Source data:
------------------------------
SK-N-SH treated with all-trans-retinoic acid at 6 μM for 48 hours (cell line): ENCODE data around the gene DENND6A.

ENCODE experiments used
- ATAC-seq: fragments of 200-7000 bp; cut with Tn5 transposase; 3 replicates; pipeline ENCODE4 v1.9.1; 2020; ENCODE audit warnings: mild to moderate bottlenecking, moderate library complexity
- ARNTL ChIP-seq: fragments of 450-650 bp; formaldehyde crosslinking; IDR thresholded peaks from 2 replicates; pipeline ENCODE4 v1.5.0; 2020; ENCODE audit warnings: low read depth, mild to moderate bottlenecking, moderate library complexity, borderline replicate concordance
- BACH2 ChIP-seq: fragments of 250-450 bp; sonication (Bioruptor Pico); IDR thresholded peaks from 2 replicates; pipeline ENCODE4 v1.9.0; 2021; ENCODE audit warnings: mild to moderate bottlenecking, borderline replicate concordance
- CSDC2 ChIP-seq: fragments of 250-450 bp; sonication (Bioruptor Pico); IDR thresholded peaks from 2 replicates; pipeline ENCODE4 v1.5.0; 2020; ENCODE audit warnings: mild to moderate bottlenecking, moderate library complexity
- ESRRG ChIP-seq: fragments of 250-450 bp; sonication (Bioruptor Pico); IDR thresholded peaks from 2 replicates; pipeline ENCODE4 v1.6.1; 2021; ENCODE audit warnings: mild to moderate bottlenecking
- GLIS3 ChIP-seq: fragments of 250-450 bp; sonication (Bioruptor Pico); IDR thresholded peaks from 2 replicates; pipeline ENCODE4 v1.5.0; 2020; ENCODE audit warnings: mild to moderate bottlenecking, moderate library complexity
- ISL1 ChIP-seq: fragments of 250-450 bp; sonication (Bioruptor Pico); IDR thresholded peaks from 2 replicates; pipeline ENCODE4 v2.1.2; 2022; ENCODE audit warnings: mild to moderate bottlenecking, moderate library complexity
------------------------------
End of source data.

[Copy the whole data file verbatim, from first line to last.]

SK-N-SH treated with all-trans-retinoic acid at 6 μM for 48 hours (cell line): ENCODE data around the gene DENND6A.

ENCODE experiments used
- ATAC-seq: fragments of 200-7000 bp; cut with Tn5 transposase; 3 replicates; pipeline ENCODE4 v1.9.1; 2020; ENCODE audit warnings: mild to moderate bottlenecking, moderate library complexity
- ARNTL ChIP-seq: fragments of 450-650 bp; formaldehyde crosslinking; IDR thresholded peaks from 2 replicates; pipeline ENCODE4 v1.5.0; 2020; ENCODE audit warnings: low read depth, mild to moderate bottlenecking, moderate library complexity, borderline replicate concordance
- BACH2 ChIP-seq: fragments of 250-450 bp; sonication (Bioruptor Pico); IDR thresholded peaks from 2 replicates; pipeline ENCODE4 v1.9.0; 2021; ENCODE audit warnings: mild to moderate bottlenecking, borderline replicate concordance
- CSDC2 ChIP-seq: fragments of 250-450 bp; sonication (Bioruptor Pico); IDR thresholded peaks from 2 replicates; pipeline ENCODE4 v1.5.0; 2020; ENCODE audit warnings: mild to moderate bottlenecking, moderate library complexity
- ESRRG ChIP-seq: fragments of 250-450 bp; sonication (Bioruptor Pico); IDR thresholded peaks from 2 replicates; pipeline ENCODE4 v1.6.1; 2021; ENCODE audit warnings: mild to moderate bottlenecking
- GLIS3 ChIP-seq: fragments of 250-450 bp; sonication (Bioruptor Pico); IDR thresholded peaks from 2 replicates; pipeline ENCODE4 v1.5.0; 2020; ENCODE audit warnings: mild to moderate bottlenecking, moderate library complexity
- ISL1 ChIP-seq: fragments of 250-450 bp; sonication (Bioruptor Pico); IDR thresholded peaks from 2 replicates; pipeline ENCODE4 v2.1.2; 2022; ENCODE audit warnings: mild to moderate bottlenecking, moderate library complexity